2 min read

Privacy is a Thing of the Past

“Three men can keep if a secret, if two are dead” — Benjamin Franklin

Privacy has always been difficult to achieve, even during the time of our founding fathers. Now, the war is over; privacy lost.

In order to live in the modern world, you have no choice but to give up a traditional understanding of privacy. This will bring good things and bad things, but it is unavoidable. Protecting privacy is no longer possible; moving forward, we need to focus on preventing misuse and abuse of personal information.

First why is privacy meaningless? Short of living “off the grid”, you leave a trail of digital information everywhere you go, and even if you are extremely careful, you cannot help but leave breadcrumbs that lead the way to you. For example: Every time you swipe a credit or debit card, your bank knows where you are, and how much you are spending.

Your bank could use this information to analyze what zip codes you go to, determine how often you buy new clothes, and how healthy you eat (groceries vs fast food spending). That could be a little creepy, but it also helps them detect suspicious activity and contact you about fraud on your account before your credit is destroyed.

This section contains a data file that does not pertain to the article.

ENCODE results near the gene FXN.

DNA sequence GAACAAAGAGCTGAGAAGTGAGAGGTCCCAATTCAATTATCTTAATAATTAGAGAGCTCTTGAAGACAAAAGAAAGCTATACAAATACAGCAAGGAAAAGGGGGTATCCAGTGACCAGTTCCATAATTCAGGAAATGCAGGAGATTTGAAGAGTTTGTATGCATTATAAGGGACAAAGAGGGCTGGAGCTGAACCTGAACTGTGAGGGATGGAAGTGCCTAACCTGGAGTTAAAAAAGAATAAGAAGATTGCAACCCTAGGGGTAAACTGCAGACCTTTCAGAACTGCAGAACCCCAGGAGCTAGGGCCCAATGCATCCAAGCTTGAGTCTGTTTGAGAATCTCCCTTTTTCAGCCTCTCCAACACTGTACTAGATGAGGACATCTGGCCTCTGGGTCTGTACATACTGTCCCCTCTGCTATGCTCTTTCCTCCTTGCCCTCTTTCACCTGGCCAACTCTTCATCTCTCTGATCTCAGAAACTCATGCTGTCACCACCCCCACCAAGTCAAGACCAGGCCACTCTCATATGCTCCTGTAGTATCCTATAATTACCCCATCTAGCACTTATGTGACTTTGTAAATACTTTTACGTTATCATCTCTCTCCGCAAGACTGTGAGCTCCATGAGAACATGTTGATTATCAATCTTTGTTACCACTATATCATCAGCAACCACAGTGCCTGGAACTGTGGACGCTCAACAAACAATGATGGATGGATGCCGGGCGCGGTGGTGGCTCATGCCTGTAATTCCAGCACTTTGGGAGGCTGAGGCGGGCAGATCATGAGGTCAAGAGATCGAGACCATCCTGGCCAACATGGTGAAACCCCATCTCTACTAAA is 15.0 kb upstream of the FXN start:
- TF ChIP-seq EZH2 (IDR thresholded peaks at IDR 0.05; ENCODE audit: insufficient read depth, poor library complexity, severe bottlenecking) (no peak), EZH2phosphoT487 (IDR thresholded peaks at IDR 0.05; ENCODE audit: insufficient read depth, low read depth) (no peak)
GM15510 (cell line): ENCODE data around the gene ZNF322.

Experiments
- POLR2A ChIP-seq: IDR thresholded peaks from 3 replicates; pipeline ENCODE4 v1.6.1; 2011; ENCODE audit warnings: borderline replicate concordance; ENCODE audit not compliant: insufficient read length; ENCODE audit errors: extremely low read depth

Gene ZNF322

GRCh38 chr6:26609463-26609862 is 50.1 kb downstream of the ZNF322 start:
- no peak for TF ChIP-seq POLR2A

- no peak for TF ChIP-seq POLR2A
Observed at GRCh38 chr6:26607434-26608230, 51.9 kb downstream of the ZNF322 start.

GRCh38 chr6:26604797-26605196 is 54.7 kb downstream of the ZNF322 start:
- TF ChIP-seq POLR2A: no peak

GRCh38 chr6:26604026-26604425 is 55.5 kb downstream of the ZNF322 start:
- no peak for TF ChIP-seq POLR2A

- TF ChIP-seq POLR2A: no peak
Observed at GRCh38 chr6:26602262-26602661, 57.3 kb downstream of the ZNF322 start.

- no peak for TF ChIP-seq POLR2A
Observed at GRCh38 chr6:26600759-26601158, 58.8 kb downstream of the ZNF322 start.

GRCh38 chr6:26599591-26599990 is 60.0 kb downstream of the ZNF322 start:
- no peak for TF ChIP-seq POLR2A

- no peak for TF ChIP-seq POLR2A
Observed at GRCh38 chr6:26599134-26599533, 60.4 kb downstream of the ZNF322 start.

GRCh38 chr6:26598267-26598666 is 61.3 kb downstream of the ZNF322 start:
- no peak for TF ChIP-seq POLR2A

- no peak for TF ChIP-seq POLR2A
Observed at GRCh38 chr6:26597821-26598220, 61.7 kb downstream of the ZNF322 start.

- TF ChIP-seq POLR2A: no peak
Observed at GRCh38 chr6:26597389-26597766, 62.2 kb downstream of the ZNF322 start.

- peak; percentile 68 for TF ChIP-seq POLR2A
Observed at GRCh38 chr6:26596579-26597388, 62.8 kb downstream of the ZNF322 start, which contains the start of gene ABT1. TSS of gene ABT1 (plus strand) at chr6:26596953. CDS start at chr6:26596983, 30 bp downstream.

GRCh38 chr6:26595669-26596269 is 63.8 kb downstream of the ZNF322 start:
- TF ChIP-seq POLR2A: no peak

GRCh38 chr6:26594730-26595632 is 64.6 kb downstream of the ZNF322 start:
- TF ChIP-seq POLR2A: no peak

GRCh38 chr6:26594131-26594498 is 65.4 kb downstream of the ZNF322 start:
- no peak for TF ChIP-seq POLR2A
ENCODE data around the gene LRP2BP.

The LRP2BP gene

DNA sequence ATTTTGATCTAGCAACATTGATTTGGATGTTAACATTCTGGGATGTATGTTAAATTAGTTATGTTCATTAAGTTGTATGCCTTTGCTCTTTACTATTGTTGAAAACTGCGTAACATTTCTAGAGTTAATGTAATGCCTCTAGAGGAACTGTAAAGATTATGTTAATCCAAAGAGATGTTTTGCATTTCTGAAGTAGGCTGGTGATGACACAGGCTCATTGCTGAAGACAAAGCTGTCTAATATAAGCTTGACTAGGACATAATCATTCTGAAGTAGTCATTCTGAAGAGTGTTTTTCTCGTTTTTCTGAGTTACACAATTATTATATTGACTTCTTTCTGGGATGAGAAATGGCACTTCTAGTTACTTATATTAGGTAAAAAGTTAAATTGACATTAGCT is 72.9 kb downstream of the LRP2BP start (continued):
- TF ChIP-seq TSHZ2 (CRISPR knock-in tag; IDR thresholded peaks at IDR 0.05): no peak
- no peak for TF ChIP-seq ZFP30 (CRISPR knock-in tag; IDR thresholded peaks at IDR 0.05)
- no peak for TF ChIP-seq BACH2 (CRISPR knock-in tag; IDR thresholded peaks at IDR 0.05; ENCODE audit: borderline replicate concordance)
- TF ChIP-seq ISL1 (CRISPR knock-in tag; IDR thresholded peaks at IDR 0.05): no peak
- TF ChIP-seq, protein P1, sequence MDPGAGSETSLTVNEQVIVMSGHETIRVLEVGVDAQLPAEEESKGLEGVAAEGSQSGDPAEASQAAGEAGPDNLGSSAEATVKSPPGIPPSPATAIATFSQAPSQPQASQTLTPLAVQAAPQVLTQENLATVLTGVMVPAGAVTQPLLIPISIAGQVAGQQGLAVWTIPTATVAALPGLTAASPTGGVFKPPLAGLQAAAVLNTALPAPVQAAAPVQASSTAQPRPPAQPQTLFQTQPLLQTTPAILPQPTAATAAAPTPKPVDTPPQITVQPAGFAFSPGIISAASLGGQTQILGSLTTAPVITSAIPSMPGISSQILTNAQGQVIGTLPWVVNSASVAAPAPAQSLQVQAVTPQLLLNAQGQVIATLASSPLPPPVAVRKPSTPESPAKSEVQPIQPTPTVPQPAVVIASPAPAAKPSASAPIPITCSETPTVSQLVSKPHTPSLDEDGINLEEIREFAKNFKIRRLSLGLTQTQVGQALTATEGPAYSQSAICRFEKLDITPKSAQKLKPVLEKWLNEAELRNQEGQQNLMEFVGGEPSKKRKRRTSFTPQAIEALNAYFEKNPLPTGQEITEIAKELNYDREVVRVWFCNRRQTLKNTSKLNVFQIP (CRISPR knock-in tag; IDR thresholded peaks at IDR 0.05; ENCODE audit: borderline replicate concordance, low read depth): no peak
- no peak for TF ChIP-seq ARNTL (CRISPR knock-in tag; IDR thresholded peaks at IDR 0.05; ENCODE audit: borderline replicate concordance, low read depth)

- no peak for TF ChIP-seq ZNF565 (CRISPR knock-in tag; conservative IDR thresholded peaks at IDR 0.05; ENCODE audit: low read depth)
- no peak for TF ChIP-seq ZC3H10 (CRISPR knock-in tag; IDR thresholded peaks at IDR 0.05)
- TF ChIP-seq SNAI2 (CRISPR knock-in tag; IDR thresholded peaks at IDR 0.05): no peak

Even if you keep your information fairly private , your friends may not be as careful. Researchers at MIT have used publicly available information to accurately predict whether a male facebook user is homosexual.

The only way to have privacy is to turn away from the growing computerization of every facet of our lives; use paper money, stay off the internet as a whole, don’t go into any retail store, carry change for pay phones, and stay clear of EZ pass equipped cars and big brand cereal. Could you give up all of that? Is it possible to avoid all those things? Is the downside risk that bad?

What about benefits? We talked about fraud prevention before. Think of the tools on the internet that don’t charge a fee — Facebook for staying connected with a larger group of people than you could otherwise, Yelp for learning about local services, Hulu for free high quality entertainment, youtube for video hosting. Mint for managing your finances. All of these services use your data to provide their service to you, but they also mine and analyze your data in order to turn a proft. Nothing is free: you either pay with money or information, usually both. If you do not take advantage of modern tools (credit and debit cards included), you miss out on incredible opportunities to stay connected, save time, and focus on the important things in your life.

What do we need to watch out for moving forward?

  • Data ownership (the right to end a service and delete your data on file)
  • Information security to protect identity
  • Government and corporate use of information in ways we deem abusive

The last bullet is the most vague, and the most crucial. We know our information is out there, but we need to figure out what are ok ways to use our data (fraud prevention) and what are not (fast food spending leading to higher health insurance premiums?).